Reflection: Connection to Prior Knowledge The Recursive Process with Arithmetic Sequences - Section 4: Exit Slip


On today's Exit Slip, several students did find the total number of cans needed for the display by totaling the numbers in each row.  I show this in this student example.  This student makes a mistake after adding 14 cans to the next row, skipping 15, and adding 16 to the next row.  This mistake gives the student a sum of 216 instead of the correct answer of 231 cans. The second example shows the correct sum of 231 cans if the student had not skipped adding 15.  

In class I used both of these examples to show the correct answer of 231 cans when providing feedback to the students.  I then introduced finding the sum of a finite arithmetic series.  I showed students how to:

  1. Take the average of the first and last term by adding 1 + 21 and dividing by 2.
  2. Multiply this average by the number of terms (which is 21 in this case)

The product confirms that the sum of the arithmetic series is 231 cans for the display.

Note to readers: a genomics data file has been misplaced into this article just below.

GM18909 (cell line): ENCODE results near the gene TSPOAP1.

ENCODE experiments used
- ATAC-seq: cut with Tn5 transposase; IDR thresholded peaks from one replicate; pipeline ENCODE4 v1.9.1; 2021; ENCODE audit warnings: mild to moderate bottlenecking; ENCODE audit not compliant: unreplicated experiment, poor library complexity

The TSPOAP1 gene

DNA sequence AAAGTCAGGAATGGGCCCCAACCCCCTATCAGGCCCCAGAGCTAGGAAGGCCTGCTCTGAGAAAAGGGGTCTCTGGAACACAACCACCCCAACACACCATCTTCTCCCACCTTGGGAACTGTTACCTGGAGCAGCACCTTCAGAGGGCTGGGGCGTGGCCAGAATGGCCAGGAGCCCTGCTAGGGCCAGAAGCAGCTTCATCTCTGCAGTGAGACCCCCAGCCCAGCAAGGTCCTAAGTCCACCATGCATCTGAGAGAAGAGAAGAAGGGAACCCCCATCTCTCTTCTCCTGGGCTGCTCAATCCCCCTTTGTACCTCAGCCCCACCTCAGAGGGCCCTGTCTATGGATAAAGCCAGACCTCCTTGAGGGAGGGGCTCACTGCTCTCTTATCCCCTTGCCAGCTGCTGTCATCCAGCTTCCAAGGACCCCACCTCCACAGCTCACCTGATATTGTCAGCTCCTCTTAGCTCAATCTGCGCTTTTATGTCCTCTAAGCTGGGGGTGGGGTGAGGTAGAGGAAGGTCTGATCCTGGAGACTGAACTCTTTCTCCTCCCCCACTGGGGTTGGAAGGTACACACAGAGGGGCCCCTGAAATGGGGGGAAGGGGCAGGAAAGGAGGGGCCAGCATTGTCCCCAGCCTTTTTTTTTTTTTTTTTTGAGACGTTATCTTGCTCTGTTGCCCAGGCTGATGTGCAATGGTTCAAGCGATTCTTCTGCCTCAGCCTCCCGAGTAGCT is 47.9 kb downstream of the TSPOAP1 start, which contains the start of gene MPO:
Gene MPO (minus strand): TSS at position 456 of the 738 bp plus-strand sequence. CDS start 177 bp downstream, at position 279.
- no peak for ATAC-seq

Connection to Prior Knowledge: Looking at Student Work
Loading resource...

The Recursive Process with Arithmetic Sequences

Unit 3: Linear Functions
Lesson 2 of 20

Objective: SWBAT write a recursive formula from an arithmetic sequence, graph it, and describe the rate of change verbally and in writing.

Big Idea: This lesson takes students from the simple concrete problem of seating 4 people around a square table to the more abstract problem of finding the nth term.

  Print Lesson
3 teachers like this lesson
Math, independent practice, guided practice, Recursive Formula for a linear function, 4 people around a table problem, find the nth term of an arithmetic sequence, common difference
  50 minutes
sw lesson image
Similar Lessons
What is Algebra?
Algebra II » Modeling with Algebra
Big Idea: Algebra is built on axioms and definitions and relies on proofs just as much as geometry.
Fort Collins, CO
Environment: Suburban
Jacob Nazeck
Slope & Rate of Change
Algebra I » Linear & Absolute Value Functions
Big Idea: Students will interpret the rate of change in the context of a problem, and use it to make predications about a situation that shows linear growth.
Washington, DC
Environment: Urban
Noelani Davis
A Friendly Competition
Algebra I » Multiple Representations: Situations, Tables, Graphs, and Equations
Big Idea: Who saves more during the school year? Students graph real world situations, interpret graphs, and write equations to describe graphs.
Boston, MA
Environment: Urban
Amanda Hathaway
Something went wrong. See details for more info
Nothing to upload